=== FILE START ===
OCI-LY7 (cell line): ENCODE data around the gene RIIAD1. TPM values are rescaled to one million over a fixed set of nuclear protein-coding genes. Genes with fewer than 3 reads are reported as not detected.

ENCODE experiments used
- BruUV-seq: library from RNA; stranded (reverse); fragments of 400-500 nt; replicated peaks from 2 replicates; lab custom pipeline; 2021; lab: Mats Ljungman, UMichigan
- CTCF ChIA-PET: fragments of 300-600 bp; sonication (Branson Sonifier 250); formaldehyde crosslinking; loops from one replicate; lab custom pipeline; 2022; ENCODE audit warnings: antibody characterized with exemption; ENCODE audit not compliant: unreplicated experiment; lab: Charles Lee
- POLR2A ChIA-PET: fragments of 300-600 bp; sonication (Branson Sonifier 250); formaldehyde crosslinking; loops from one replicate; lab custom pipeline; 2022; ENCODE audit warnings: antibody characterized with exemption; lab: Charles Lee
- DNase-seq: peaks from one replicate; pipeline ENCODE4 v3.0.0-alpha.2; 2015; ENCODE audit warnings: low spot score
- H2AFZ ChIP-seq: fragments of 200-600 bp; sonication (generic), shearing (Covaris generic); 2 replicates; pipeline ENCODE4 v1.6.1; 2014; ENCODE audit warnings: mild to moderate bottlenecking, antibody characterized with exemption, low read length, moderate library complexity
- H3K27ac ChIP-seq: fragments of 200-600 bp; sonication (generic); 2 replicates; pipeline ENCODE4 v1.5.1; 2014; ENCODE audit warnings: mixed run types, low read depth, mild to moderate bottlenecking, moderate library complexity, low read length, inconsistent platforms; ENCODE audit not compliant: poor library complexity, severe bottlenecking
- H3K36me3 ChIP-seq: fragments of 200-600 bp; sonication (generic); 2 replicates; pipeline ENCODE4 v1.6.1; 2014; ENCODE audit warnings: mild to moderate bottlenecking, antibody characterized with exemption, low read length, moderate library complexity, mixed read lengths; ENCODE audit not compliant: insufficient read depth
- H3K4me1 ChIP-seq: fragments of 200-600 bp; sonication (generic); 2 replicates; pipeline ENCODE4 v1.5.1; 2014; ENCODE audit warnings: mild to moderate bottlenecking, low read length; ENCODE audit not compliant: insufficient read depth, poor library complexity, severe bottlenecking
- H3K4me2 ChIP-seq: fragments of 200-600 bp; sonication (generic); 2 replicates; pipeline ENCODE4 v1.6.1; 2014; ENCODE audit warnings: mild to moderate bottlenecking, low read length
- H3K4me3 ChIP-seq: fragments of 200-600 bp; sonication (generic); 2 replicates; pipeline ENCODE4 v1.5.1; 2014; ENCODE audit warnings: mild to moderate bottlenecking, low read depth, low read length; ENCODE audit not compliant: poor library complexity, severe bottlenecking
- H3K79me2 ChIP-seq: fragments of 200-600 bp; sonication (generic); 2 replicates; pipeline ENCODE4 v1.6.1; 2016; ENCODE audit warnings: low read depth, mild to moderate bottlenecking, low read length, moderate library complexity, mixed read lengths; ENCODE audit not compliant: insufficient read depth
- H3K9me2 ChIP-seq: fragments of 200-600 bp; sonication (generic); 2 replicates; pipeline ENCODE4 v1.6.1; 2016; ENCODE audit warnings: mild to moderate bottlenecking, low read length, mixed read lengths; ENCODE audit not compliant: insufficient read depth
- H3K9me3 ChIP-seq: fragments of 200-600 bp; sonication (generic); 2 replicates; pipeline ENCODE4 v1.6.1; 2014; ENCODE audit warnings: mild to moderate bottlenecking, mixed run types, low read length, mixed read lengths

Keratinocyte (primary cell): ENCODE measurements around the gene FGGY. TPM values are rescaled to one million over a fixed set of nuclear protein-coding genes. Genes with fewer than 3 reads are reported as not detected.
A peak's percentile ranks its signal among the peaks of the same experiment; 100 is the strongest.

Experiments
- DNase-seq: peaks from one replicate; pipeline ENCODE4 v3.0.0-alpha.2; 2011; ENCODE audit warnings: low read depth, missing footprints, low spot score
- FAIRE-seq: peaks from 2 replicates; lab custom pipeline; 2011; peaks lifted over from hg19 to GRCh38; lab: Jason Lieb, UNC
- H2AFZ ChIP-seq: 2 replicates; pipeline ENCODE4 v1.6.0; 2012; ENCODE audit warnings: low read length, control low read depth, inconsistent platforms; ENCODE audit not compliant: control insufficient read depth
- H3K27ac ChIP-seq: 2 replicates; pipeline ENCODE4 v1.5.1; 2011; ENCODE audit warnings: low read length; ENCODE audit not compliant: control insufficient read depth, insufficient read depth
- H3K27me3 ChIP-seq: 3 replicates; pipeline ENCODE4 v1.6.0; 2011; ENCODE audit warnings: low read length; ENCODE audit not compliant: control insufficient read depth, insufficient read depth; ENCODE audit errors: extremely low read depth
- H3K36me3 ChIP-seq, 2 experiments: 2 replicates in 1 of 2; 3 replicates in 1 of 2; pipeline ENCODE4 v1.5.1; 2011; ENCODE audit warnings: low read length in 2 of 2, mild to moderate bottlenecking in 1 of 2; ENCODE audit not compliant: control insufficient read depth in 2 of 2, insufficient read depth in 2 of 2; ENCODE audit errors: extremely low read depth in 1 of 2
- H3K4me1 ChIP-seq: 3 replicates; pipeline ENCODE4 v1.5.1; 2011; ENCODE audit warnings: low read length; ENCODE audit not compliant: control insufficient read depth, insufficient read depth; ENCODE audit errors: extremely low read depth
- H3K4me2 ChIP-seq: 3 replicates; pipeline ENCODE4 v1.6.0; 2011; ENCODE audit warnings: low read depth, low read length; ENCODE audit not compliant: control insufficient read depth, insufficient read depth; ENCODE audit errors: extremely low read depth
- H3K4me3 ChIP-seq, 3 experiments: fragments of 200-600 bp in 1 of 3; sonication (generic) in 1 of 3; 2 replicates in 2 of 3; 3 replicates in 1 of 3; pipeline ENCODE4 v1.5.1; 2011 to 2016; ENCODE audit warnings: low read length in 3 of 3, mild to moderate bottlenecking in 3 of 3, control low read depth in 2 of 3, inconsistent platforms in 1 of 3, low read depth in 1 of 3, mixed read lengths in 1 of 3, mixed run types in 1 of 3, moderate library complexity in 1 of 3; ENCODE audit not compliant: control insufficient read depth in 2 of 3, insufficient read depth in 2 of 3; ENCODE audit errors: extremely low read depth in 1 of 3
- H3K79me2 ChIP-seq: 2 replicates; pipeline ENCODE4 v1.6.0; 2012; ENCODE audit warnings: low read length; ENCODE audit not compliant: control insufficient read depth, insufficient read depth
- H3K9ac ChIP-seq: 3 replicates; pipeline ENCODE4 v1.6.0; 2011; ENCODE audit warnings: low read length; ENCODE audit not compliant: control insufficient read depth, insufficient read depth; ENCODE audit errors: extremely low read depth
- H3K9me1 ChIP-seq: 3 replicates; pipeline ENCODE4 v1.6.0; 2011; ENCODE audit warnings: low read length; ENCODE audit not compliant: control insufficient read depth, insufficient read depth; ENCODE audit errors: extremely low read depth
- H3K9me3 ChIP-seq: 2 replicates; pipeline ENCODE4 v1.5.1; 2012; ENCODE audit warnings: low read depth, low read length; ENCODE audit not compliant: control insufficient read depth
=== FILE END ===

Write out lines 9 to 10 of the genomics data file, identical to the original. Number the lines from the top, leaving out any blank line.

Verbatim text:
- H3K36me3 ChIP-seq: fragments of 200-600 bp; sonication (generic); 2 replicates; pipeline ENCODE4 v1.6.1; 2014; ENCODE audit warnings: mild to moderate bottlenecking, antibody characterized with exemption, low read length, moderate library complexity, mixed read lengths; ENCODE audit not compliant: insufficient read depth
- H3K4me1 ChIP-seq: fragments of 200-600 bp; sonication (generic); 2 replicates; pipeline ENCODE4 v1.5.1; 2014; ENCODE audit warnings: mild to moderate bottlenecking, low read length; ENCODE audit not compliant: insufficient read depth, poor library complexity, severe bottlenecking